Bridges says those “suits” keep telling him, “It’s just a comic book. Maybe we’ll bring you back.”
He also talked about it on his own site in his Making Iron Man photography book, which includes some great images of one of the “script sessions”.
As I said, we were lucky to have Jon as our director. His skill as a writer/improvisor was welcomed, indeed. While the story of Iron Man was pretty much in place, the actual scenes often had to be written on the day we shot them. Once the panic subsided, it was kind of fun, really – sort of like making a multi-million dollar student film. After all was said and done, I think we came up with some good stuff.
Yay! Improv saves the day! (Sorry for the not-so-stealthy plug.)
Now Hollywood, that doesn’t mean fire all of your screenwriters. This worked because fantastic actors and improvisers were able to pull it off by collaborating with a uniquely talented director who also had a knack for improvising. So, cool trick, but use with discretion.
What’s interesting is that this method of movie-making is eerily similar to the mythic “Marvel Method” of making comics in the 1960s. Marvel Comics’ primary writer and editor then was Stan Lee, who became so overwhelmed writing nearly every book put out by the publisher that he started to similarly jam with his better artists like Jack Kirby and Steve Ditko. According to legend (some of it still hotly debated today), Stan and the artist would talk out a story idea for an issue over the phone or in person. Stan would then write up a 1 to 2-page plot outline, which would be fleshed out and expanded into a full 23-page (sometimes more) comic book. Stan would then go back and fill in dialogue and narration captions. Eventually Stan got so overworked, and the process became so reliable, that Stan let his best artists turn in full issues of their own stories with plot cues written in to help Stan script. While this resulted in the wildly successful heyday of the Fantastic Four and Amazing Spider-Man comic books of the ’60s, this process led to a lot of intense debate and resentment over who should be credited (and receive royalties) for what.
Now looking back to today, IMDb lists Mark Fergus, Hawk Ostby, Art Marcum and Matt Holloway as the screenwriters for Iron Man. Did they just write the outline? I’d be curious to hear their version of this story.
Your Brad Link of the Day is provided to me by my friend Brad Beacom via Google’s Gmail chat. It may or may not actually occur on a daily basis. You may or may not have already seen it. (But in those instances, some classics are worth revisiting.) You may or may not find some enjoyment in it. Essentially, I take no responsibility for anything.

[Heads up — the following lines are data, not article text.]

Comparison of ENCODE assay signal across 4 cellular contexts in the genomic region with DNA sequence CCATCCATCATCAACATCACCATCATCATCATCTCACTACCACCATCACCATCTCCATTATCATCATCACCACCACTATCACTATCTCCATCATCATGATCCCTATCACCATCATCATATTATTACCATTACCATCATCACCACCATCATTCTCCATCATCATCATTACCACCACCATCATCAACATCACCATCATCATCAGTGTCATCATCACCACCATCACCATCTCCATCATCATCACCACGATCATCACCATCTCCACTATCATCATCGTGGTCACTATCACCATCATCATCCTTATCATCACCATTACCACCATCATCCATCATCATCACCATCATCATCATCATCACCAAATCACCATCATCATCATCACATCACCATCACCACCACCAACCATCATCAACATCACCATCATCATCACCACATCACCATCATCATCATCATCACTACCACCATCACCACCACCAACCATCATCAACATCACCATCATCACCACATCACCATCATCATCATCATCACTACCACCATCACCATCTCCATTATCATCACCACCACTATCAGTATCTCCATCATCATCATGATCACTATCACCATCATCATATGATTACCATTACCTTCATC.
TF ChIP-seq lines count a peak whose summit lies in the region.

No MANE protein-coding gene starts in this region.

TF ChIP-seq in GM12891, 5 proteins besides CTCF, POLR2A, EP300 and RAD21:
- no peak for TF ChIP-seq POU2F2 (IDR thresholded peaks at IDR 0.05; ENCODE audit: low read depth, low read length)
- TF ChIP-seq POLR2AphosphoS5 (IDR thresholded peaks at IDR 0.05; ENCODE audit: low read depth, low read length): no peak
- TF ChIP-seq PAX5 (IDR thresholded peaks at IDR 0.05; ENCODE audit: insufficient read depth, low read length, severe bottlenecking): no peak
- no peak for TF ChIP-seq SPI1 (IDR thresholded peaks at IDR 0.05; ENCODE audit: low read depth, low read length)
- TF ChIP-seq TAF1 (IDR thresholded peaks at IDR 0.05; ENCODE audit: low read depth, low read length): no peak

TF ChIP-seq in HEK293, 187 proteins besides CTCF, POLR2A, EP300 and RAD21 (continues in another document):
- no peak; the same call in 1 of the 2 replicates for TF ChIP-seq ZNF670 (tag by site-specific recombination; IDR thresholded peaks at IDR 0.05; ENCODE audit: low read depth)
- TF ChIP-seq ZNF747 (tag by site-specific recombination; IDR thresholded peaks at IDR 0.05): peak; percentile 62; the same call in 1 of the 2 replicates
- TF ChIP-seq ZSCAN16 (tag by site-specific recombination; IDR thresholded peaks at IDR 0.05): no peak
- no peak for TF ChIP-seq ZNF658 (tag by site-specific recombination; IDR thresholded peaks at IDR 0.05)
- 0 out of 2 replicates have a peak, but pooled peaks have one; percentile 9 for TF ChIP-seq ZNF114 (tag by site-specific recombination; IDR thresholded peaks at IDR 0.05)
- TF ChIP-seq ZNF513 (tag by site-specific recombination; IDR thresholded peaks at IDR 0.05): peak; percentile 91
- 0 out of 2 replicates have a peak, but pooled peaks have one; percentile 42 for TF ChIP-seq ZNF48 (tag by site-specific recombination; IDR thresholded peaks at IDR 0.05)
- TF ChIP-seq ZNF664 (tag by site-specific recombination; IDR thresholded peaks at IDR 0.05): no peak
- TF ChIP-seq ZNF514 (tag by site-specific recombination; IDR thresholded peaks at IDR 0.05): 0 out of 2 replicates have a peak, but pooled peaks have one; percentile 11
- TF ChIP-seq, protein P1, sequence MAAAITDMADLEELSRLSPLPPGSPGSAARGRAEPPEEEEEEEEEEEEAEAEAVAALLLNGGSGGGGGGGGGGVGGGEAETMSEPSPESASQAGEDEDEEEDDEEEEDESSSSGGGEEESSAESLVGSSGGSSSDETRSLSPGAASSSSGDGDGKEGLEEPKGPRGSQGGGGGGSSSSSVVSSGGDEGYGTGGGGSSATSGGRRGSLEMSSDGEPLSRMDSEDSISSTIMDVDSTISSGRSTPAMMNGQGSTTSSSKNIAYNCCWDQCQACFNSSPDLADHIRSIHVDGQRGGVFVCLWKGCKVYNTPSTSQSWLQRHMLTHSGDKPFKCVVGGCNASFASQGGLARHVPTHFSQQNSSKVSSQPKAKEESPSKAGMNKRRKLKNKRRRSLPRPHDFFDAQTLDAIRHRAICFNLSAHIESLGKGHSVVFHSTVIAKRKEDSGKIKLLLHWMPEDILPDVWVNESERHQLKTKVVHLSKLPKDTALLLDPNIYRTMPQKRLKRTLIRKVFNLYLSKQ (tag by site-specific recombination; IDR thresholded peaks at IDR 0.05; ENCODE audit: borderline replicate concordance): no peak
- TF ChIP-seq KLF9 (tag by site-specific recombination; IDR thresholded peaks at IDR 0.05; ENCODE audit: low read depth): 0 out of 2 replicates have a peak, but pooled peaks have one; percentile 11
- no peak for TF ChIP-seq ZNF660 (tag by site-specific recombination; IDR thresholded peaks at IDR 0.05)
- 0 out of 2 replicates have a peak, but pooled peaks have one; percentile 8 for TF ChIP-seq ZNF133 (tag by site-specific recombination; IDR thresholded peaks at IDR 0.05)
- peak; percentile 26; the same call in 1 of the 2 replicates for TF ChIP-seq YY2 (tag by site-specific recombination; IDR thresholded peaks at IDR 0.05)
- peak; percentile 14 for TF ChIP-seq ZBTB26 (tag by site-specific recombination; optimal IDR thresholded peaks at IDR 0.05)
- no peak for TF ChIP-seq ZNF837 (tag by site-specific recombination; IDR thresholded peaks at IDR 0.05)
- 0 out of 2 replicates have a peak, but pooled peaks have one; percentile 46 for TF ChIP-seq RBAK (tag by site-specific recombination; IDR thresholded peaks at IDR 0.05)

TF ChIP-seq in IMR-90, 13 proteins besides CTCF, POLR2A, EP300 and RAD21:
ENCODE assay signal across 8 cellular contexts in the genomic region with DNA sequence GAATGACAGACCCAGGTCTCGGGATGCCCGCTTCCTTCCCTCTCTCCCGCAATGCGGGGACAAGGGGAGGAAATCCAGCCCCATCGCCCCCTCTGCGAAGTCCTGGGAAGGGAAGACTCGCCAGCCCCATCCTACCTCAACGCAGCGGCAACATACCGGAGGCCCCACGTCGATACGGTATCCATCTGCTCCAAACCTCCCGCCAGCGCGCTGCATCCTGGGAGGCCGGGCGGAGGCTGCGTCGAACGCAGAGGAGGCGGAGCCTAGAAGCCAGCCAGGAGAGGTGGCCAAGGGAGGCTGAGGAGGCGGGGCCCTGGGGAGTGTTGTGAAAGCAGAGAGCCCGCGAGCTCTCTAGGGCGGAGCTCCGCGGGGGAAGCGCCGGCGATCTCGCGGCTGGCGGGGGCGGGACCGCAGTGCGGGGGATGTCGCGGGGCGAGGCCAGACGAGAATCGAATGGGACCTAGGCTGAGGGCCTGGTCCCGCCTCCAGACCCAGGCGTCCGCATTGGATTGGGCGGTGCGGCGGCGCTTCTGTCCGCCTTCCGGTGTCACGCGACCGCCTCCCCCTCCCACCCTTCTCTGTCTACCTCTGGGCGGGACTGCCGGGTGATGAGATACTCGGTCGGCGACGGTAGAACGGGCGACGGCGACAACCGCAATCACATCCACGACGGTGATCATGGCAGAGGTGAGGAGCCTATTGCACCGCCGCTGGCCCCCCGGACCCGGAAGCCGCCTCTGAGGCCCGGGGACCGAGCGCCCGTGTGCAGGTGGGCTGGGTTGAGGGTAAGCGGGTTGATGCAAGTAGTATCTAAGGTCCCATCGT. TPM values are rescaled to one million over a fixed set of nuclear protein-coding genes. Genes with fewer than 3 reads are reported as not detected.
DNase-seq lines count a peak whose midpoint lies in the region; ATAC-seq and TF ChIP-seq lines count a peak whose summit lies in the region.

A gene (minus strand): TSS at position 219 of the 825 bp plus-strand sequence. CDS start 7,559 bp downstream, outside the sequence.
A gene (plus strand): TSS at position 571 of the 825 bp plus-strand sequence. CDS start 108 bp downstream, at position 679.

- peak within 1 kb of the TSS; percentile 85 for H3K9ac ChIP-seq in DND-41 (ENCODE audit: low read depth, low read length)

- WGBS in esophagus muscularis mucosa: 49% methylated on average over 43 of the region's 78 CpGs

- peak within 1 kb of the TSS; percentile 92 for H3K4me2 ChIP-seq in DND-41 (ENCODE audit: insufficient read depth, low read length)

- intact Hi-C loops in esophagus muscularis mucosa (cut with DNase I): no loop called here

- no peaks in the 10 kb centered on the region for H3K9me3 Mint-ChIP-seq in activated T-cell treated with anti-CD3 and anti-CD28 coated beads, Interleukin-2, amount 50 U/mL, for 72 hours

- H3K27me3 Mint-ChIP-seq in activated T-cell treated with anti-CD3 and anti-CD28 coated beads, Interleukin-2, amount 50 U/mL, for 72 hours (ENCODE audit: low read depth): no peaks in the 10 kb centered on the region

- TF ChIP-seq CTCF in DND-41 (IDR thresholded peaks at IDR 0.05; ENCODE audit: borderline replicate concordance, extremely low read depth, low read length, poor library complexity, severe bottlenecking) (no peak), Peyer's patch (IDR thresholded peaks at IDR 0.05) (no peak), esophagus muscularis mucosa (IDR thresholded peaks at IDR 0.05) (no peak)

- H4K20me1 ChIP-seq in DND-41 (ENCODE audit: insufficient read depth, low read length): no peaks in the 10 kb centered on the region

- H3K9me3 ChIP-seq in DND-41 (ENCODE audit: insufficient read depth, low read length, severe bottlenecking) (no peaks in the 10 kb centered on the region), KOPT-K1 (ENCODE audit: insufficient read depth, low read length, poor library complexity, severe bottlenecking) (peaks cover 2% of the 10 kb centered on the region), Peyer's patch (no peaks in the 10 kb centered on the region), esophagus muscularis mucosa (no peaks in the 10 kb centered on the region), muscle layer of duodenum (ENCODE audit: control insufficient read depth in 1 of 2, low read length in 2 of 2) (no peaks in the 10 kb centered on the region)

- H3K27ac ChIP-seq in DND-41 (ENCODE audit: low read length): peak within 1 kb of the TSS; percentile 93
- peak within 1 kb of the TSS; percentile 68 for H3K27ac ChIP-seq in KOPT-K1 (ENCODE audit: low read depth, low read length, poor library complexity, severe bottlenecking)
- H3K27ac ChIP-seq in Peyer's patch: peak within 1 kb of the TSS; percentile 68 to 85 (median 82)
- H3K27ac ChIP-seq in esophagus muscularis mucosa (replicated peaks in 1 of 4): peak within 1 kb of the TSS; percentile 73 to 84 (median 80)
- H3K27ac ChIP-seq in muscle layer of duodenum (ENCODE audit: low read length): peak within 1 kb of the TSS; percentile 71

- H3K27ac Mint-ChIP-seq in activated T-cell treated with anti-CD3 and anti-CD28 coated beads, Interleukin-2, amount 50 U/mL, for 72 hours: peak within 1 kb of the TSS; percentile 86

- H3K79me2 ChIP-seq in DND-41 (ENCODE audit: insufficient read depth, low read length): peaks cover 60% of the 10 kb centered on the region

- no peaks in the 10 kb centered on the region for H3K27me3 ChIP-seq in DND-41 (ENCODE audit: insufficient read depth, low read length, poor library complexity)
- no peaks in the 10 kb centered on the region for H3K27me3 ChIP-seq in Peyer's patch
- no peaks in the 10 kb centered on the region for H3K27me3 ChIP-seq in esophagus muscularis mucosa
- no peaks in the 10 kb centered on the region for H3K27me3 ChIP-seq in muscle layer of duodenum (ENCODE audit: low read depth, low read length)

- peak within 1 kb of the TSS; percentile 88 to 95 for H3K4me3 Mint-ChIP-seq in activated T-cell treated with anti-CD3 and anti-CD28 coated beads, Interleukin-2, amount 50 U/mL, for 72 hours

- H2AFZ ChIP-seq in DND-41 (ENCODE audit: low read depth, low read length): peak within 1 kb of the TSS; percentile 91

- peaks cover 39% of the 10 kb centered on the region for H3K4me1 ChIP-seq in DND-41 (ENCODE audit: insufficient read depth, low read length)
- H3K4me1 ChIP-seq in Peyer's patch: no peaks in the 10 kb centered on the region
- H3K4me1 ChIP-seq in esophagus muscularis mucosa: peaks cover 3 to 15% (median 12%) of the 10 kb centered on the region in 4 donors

So, how ’bout that Iron Man movie? Pretty cool, huh? You bet it was!
It is so totally the best superhero movie ever in the history of ever since ever first started.
Yeah, it was tons of fun. You know what’s not fun? Liver failure.
Sorry, I know. Bummer seque.
Sadly, one of the comic book artists that made Iron Man so memorable for hundreds of thousands is suffering. His name is Gene Colan.
Yes, yes. Funny last name. Go on, get it out of your system. I’ll wait.
Yes, okay, where were we? That’s right, Gene Colan.
In late 1965, Gene Colan took over drawing the Iron Man stories in an anthology comic called Tales of Suspense. He replaced Iron Man co-creator and artist Don Heck, who is credited in the Iron Man movie along with fellow Iron Man creators Stan Lee, Larry Lieber (Stan Lee’s younger brother) and Jack Kirby. Gene Colan’s time with the character proved so popular, that in 1968 the character graduated to starring in his own comic book series, The Invincible Iron Man.
Gene Colan also had a significant run of drawing Daredevil in the mid-1960s to early-1970s, but most people don’t really have fond memories of the Ben Affleck movie, so we’ll just gloss over that part. He also made his mark on Howard the Duck, which was an even worse movie, but the comics were great satire.
Anyway, on May 10th, writer Clifford Meth announced that Gene Colan was sick and because people in comics back in the 1960s and 1970s didn’t get health insurance or 401K plans or anything else beyond a simple flat rate per page, Gene and his wife are facing immense medical bills. As the Iron Man movie rakes in over $200 million worldwide, it seems a shame that some of that financial gratitude can’t be passed on to one of the first artists to portray the character. Without his hard work and talent, it’s possible the character never would’ve lasted long enough to make it to the big screen. So, if you would like to help out in some small way, there are a few ways you can help:
- Donate to The Hero Initiative – This not-for-profit organization exists for the sole purpose of helping establish a safety net for comic creators like Gene Colan who did not financially benefit from the success of the comics and characters they worked on. And there are many. Make a donation and ask that your contribution be directed to help out Gene Colan.
- Bid on a fundraising auction item – Writer Clifford Meth has begun an auction to help raise money for Gene Colan. The auction started today and includes (or will include) lots of fun stuff by Stan Lee, Harlon Ellison, Neil Gaiman, Gene Colan himself, and lots of others.
- Buy cool Gene Colan stuff – Marvel Comics and The Hero Initiative have teamed up to help raise money for Gene Colan. If you’re going to any comic book conventions this summer (I’ll be at Comic-Con in San Diego), be sure to look for limited edition art prints. Additional Gene Colan-themed items will be released by Marvel in August and September.
Okay, that’s my spiel. And if you haven’t seen Iron Man yet, go see it!